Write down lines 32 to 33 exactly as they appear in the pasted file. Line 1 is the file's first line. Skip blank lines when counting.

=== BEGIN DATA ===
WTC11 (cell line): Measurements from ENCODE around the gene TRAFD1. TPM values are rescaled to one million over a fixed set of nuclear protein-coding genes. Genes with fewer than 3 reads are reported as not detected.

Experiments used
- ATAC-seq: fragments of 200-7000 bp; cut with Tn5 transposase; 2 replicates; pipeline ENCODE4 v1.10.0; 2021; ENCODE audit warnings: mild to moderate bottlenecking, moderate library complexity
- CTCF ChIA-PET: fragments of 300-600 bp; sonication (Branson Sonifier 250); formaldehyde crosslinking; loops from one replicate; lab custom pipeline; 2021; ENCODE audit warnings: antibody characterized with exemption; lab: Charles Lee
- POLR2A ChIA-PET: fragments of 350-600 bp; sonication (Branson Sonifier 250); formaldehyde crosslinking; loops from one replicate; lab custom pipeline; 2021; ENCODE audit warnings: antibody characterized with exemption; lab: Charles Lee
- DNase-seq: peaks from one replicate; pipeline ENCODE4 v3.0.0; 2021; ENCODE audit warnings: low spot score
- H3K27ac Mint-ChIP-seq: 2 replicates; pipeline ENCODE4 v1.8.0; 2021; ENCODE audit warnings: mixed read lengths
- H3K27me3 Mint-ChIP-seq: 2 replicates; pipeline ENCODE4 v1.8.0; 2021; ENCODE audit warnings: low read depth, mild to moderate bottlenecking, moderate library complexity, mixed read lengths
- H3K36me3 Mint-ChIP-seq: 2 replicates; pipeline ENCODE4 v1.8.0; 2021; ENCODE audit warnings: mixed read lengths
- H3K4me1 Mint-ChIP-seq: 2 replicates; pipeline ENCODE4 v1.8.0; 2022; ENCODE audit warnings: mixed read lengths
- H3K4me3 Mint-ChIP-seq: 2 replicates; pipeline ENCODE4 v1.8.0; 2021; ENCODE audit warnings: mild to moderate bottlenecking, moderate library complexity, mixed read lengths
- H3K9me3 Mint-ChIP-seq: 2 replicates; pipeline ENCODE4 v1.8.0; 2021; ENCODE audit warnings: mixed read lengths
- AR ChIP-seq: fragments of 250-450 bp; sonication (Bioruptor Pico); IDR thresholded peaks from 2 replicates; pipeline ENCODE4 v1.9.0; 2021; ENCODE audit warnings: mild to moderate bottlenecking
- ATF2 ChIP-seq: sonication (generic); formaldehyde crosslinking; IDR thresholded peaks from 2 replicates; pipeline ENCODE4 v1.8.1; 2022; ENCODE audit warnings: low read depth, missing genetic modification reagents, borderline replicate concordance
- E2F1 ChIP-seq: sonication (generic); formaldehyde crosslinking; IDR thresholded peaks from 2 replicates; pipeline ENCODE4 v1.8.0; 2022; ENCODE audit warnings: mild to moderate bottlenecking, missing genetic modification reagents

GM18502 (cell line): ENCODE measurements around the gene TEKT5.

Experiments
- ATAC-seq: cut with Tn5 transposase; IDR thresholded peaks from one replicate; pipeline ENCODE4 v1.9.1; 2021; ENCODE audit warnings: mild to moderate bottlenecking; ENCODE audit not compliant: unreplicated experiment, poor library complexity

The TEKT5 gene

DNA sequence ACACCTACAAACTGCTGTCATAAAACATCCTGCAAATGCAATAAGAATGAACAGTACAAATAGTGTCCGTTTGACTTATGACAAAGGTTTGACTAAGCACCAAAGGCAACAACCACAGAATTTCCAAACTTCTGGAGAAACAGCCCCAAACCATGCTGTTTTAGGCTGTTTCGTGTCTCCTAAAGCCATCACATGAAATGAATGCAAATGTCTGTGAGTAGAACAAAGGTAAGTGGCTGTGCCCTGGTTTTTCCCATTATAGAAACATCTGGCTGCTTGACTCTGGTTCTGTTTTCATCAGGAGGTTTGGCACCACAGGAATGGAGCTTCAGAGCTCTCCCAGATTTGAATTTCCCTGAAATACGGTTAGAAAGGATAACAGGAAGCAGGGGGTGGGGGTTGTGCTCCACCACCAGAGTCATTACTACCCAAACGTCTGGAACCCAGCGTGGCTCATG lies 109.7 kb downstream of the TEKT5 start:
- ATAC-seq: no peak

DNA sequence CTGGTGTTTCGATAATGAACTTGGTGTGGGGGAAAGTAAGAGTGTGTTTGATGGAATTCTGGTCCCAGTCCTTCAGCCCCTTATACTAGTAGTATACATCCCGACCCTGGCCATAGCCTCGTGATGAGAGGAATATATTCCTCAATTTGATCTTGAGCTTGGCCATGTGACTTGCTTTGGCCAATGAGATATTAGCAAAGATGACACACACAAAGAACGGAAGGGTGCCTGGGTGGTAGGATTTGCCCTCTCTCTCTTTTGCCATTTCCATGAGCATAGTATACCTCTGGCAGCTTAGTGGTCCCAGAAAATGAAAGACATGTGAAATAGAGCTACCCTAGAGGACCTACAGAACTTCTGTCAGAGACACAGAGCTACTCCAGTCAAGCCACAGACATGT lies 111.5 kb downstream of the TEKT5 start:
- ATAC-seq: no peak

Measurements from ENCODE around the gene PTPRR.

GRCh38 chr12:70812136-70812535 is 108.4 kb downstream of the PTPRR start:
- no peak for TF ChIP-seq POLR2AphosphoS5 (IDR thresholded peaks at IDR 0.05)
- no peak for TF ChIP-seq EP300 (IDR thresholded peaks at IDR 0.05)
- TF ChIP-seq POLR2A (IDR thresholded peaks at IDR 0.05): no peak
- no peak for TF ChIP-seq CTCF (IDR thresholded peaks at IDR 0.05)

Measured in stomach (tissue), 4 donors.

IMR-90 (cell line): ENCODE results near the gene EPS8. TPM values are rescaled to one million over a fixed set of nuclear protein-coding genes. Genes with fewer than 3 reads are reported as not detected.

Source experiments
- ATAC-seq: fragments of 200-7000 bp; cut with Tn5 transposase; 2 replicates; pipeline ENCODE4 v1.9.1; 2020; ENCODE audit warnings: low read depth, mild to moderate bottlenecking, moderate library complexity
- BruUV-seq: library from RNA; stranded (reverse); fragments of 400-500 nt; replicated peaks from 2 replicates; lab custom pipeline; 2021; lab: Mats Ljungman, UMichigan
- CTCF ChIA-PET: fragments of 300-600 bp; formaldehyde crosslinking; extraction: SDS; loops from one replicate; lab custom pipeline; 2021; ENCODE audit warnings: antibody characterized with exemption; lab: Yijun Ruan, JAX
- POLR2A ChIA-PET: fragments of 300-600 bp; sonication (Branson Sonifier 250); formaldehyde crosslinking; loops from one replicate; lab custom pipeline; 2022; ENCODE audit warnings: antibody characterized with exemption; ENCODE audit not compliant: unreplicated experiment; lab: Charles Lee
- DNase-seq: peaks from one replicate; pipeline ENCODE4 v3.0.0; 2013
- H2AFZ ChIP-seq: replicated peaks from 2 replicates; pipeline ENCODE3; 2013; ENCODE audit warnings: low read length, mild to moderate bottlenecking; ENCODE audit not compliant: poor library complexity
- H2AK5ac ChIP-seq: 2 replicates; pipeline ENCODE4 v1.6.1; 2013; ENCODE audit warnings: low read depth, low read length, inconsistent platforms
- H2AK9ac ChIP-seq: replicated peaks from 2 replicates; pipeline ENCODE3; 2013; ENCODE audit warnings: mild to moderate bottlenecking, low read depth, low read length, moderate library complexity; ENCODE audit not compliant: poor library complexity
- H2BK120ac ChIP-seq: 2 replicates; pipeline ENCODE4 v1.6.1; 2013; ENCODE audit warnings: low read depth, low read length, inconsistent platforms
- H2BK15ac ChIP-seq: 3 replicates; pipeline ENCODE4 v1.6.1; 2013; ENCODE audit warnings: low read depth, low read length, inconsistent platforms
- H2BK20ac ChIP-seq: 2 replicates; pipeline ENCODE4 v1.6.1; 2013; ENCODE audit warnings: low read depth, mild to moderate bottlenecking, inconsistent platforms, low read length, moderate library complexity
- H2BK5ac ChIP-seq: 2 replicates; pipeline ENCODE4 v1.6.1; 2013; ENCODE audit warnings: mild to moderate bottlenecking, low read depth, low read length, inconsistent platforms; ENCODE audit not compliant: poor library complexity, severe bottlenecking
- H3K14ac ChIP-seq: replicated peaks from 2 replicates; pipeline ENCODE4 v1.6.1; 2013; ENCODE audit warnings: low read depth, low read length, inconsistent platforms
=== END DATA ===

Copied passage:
Source experiments
- ATAC-seq: fragments of 200-7000 bp; cut with Tn5 transposase; 2 replicates; pipeline ENCODE4 v1.9.1; 2020; ENCODE audit warnings: low read depth, mild to moderate bottlenecking, moderate library complexity